The Best Historical Sites in Jordan

There’s more to Jordan’s history than Petra. Away from the Nabataeans’ feted “Rose-Red City,” a treasure trove of ruins awaits. Travelers who want to dig a little deeper into this nation’s past can walk down colonnaded Roman roads, gaze up at Umayyad frescoes, and scramble over slumping rubble to explore toppled churches still clinging on to fragments of once majestic mosaics. Better yet, at most sites you’re likely to have the entire place to yourself.

For Christians, the Baptism Site of Jesus Christ at Bethany Beyond the Jordan is one of the most significant places in the world. Located amid a prepossessing sweep of scrubby plains, next to the sensitive border between Israel and the Palestinian Territories, this is the spot where John the Baptist baptized Jesus, turning the Jordan River into holy water and reviving the souls of all believers. It’s been a pilgrimage site since the Byzantines built a church here in the 5th century.

The ruins are spread across a wide area, so tickets include a compulsory guided tour as well as a shuttle bus that ferries visitors from one attraction to the next. Expect to see the scattered remnants of churches, monasteries, and chapels, as well as the excavated baptismal site and several modern churches belonging to different Christian traditions. The highlight of the tour is visiting the banks of the Jordan River, though these days it’s more of a stream than the free-flowing water of biblical accounts. You can actually get in the water or simply fill bottles from the font, but drinking is not advised due to pollution. On the opposite bank, you’ll see pilgrims doing the same at the Israeli-run version of the site in the Palestinian Territories.
Umm Qais, Jordan
Tucked into the hilly northwestern corner of Jordan, Umm Qais (or ancient Gadara) commands grand views of the Sea of Galilee and the Golan Heights from the edge of its plateau. It was here that Jesus is said to have performed the miracle of casting demons out of men and into pigs. The town has existed since the Hellenistic period, but is best known for its Roman ruins, which once sat along a prosperous trade route. Many ancient streets and buildings are still intact, as are several Ottoman-era stone houses, which remained occupied all the way until the 1980s. Grandest of all the ruins is the black basalt theater, located along the wide Decumanus Maximus that still holds its original paving stones. Visitors should also be sure to check out the small museum in what was once the home of the Ottoman governor, as well as the celebrated restaurant in the old Ottoman school. In recent years, Umm Qais has become a pioneer of community tourism in Jordan, and it’s even possible to take cooking classes, nature walks, or tours with a local beekeeper after enjoying the ancient ruins.
As-Salt, Jordan
The charming town of As-Salt (also known as just Salt), with its cream-colored limestone buildings climbing up the hillside, is within day-tripping distance from Amman. Here, nearly all the architecture dates from the late Ottoman period, lending the town a distinctive character that’s a real pleasure to explore. As-Salt served as the capital of the surrounding region under the Ottomans and held important trading connections with Palestine. It remains well preserved, as it wasn’t until the 20th century that it was abandoned for the new capital of Amman.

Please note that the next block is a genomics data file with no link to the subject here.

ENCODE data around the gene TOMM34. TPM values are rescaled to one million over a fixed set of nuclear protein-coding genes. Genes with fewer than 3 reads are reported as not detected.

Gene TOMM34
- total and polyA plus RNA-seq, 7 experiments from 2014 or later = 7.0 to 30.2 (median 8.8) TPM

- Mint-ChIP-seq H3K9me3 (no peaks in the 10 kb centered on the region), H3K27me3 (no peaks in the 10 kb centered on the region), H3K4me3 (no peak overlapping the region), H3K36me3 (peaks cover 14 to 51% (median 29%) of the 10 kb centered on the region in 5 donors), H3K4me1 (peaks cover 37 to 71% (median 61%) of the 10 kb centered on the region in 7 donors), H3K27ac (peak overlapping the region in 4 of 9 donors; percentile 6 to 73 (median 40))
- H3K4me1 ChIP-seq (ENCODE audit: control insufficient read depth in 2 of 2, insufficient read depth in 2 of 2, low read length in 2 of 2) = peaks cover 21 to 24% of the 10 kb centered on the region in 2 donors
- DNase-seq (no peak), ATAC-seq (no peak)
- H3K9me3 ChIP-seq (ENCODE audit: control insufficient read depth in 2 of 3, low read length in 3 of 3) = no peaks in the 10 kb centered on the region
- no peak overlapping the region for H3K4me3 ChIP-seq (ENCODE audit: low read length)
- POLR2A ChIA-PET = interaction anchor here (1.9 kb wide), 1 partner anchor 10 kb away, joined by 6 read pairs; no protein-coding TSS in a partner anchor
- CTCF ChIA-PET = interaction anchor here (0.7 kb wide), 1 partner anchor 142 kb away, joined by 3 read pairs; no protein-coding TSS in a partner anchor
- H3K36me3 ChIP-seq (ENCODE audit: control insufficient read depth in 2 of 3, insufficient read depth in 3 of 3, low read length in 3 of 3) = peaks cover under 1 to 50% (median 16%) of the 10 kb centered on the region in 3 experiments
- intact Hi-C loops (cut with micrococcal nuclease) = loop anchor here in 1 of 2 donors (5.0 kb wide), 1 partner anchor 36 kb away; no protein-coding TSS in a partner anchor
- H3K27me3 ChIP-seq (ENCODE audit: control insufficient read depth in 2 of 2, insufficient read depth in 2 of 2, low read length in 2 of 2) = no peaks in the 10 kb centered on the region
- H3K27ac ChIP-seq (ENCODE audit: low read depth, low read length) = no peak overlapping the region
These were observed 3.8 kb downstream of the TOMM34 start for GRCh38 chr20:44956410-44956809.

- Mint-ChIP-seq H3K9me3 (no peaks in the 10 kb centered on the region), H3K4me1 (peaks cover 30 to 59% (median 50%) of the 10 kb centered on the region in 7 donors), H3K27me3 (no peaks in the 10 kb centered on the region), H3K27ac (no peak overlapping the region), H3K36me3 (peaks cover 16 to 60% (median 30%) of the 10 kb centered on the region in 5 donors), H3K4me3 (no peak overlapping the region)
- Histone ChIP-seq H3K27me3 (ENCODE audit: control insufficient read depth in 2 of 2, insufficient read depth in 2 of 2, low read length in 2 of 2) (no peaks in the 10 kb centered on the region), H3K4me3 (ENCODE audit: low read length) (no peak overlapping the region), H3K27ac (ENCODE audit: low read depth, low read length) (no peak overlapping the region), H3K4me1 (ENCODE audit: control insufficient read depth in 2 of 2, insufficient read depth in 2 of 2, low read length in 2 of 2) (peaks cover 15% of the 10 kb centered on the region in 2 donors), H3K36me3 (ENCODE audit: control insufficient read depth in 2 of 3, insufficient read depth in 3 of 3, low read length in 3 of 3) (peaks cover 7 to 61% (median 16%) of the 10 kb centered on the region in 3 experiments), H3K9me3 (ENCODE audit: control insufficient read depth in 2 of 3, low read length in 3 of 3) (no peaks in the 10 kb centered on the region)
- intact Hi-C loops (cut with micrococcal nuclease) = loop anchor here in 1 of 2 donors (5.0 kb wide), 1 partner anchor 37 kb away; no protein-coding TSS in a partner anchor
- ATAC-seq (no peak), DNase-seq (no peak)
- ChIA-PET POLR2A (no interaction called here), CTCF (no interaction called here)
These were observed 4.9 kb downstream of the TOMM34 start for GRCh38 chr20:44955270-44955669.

The city feels tailor-made for exploring on foot. Start at the museum, located inside an old merchant’s house, then stroll the surrounding streets lined with grand buildings, including an old Orthodox church. Be sure to also check out the narrow lanes of the bazaar, which are some of the most atmospheric in Jordan. Finally, follow the narrow backstreets up the hill to spot once-beautiful villas and take in stunning views across town.
قلعة عجلون، Ajloun, Jordan
It’s easy to assume that any castle in the Middle East was built by a Crusader, but the one at Ajloun is a notable exception. Constructed in 1184 by Izz ad-Din Usama bin Munqidh, general and nephew of the great Saladin, it commands a terrific hilltop position above the town of Ajloun, daring anyone to invade its walls. The castle itself is relatively modest but excellently preserved, which is perhaps a surprise given its turbulent history—it was sacked by the Mongols, rebuilt by the Mamelukes, garrisoned by the Ottomans, and repeatedly damaged by earthquakes. There is a small museum, but the atmospheric stonework and tremendous views from the ramparts are the real highlight of any visit here.
Tabqet Fahel, Jordan
Pella is the place to put on your archaeology hat. There may be no triumphant temple remains or grand Roman roads here, but if you like history, Pella is one of Jordan’s most important archaeological sites. Excavations here reveal a staggering 6,000 years of continuous settlement from the Neolithic age right up to the 14th century. The scattering of ruins strewn across the hilltop include a Canaanite temple, Umayyad residential houses, and a Byzantine church (built over an earlier Roman structure) which are fun to poke around in. The real joy of a visit here, though, is the lonely, windswept setting amid the hills, where you’ll rarely encounter another visitor except maybe a shepherd grazing his sheep.
The black basalt ruins of Umm al-Jimal have to be one of Jordan’s most intriguing historical sites. Hardly anyone ever makes it out here, which is a shame because this vast Roman and Byzantine town built uniformly out of volcanic basalt is packed with interesting half-toppled houses and churches to explore.
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Journeys: Africa + Middle East
Journeys: Africa + Middle East
Journeys: Africa + Middle East
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